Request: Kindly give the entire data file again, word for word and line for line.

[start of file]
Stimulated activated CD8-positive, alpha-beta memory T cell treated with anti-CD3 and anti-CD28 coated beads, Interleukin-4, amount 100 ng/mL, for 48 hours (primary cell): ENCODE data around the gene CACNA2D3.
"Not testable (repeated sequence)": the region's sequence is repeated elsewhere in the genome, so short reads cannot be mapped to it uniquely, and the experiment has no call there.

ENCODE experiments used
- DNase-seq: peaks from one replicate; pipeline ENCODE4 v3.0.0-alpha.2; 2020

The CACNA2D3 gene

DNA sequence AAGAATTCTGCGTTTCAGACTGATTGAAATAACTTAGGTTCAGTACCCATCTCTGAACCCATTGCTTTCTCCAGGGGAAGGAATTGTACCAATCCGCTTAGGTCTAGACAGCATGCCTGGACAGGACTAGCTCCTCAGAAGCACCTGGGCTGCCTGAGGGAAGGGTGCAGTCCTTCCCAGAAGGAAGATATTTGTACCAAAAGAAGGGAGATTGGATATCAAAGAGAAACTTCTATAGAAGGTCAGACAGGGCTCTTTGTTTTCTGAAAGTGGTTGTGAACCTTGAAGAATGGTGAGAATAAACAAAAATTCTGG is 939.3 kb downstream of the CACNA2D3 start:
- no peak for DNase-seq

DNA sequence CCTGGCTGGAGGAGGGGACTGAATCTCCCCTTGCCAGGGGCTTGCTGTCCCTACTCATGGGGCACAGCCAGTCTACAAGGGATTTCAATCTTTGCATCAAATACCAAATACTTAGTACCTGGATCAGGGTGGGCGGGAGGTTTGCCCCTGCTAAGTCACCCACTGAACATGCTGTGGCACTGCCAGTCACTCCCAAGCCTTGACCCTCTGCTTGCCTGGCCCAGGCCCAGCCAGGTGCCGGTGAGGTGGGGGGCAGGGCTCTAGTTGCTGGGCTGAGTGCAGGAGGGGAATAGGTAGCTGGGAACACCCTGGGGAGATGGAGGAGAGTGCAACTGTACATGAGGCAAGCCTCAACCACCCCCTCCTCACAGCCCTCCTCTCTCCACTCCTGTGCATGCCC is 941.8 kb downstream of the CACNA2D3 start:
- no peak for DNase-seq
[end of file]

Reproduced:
Stimulated activated CD8-positive, alpha-beta memory T cell treated with anti-CD3 and anti-CD28 coated beads, Interleukin-4, amount 100 ng/mL, for 48 hours (primary cell): ENCODE data around the gene CACNA2D3.
"Not testable (repeated sequence)": the region's sequence is repeated elsewhere in the genome, so short reads cannot be mapped to it uniquely, and the experiment has no call there.

ENCODE experiments used
- DNase-seq: peaks from one replicate; pipeline ENCODE4 v3.0.0-alpha.2; 2020

The CACNA2D3 gene

DNA sequence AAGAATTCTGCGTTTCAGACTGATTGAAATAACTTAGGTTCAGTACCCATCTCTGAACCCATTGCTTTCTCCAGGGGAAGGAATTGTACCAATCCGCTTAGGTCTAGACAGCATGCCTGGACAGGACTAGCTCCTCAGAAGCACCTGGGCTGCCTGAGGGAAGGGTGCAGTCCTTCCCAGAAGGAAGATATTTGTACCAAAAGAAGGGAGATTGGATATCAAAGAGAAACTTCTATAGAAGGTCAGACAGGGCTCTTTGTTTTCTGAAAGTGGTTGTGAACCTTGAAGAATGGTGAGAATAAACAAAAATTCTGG is 939.3 kb downstream of the CACNA2D3 start:
- no peak for DNase-seq

DNA sequence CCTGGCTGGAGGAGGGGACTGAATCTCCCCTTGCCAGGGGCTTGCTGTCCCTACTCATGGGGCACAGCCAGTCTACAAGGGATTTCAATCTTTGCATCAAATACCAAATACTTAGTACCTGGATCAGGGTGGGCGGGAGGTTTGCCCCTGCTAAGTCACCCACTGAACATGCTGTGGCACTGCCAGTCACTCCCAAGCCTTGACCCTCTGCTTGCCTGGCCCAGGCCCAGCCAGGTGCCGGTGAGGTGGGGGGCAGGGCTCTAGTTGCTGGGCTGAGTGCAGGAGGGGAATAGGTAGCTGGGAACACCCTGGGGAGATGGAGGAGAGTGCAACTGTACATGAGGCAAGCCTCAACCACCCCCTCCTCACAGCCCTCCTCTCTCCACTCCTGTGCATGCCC is 941.8 kb downstream of the CACNA2D3 start:
- no peak for DNase-seq